The Near Death of Osita Moreno

If you were wondering, the answer is no. “Osita” is not a common Spanish name. Osita is the name of my dog. She is a six-year-old pomeranian mix. We acquired this little fur ball of joy when my great uncle told us that his dog just had puppies that “looked like giant caterpillars.”

We arrived at my great uncle’s house, and there were several black puppies. There was one who seemed to be afraid of everything. She ran into the corner while her siblings frolicked toward us, tails wagging. Apparently they bullied her because she was the runt of the litter. Like something straight out of Charlotte’s Web, we decided to adopt her. We picked her up and held her until she was comfortable with us. Her colors and fluffy appearance reminded us of a bear cub, so we named her Osita, which is Spanish for little bear.

Osita

Osita

black bear cub

black bear cub

Right off the bat, she wasn’t the brightest puppy, or the bravest. She was scared poopless of both the pets that already occupied the house. She would yelp if either of them tried to touch her.

Osita meeting the late Bigotes Moreno

Osita meeting the late Bigotes Moreno

Osita Meeting the late Unica Moreno

Osita Meeting the late Unica Moreno

Despite being a dog of very little brains, we knew she would be a lovely companion once she was settled. We bathed her and made her filthy, flea-ridden fur shine. She hated it. On the first night she spent with us, she slowly walked up to me and crawled onto my lap. I pet her as she fell asleep. It was adorable.

Her first bath

Her first bath

Her futile attempt to escape the tub.

Her futile attempt to escape the tub.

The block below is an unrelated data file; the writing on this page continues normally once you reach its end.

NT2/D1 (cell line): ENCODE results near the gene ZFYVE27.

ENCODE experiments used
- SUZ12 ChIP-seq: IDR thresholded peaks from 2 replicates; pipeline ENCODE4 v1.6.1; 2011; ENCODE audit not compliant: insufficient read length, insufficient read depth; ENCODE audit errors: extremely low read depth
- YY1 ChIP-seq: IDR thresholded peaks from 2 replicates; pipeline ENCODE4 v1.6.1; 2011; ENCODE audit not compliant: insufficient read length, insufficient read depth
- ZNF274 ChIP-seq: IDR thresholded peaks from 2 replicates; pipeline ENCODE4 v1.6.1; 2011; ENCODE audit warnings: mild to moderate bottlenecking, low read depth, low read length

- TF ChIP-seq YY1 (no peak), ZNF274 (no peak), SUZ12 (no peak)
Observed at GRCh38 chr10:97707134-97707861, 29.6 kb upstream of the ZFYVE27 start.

By the time I finished high school, Osita had grown to be an incredibly clingy dog to my mom. She still follows her around the house and stares longingly at the door while my mom is away. She hadn’t grown much smarter. Most of her behavior was learned by watching Unica, our much older and smart dog.

After college, both Unica and Bigotes had passed away from natural causes, so Osita was our only house pet. I wanted to give Osita the trip of a lifetime by asking my mother and little brother to bring her up to Austin (AKA dog paradise) while they helped me move into my new place. I really wished that Unica could have been here to experience everything that Austin offers for beloved pets. My grave mistake was forgetting that Osita was definitely not Unica.

Always following in her big sister's footsteps

Always following in her big sister’s footsteps

During her life, Unica was a fat, social, intelligent, and outdoor-loving dog. She loved going to new places. Even a visit to the vet’s office was a treat for her. Austin would have been great for her. Osita, on the other hand, is a fat, skittish, and dumb dog, who would only do whatever Unica would do. I had not yet realized that much of Osita’s confidence came from being close to her older, wiser sister. I knew that she might have trouble adjusting to the new setting, but I insisted that my mother bring her because I had not seen her in a long time and the scars of Unica’s death still lingered on my heart. I just wanted to see my other puppy, so I was hoping she would be fine in Austin because she would be accompanying my mother, who she adored.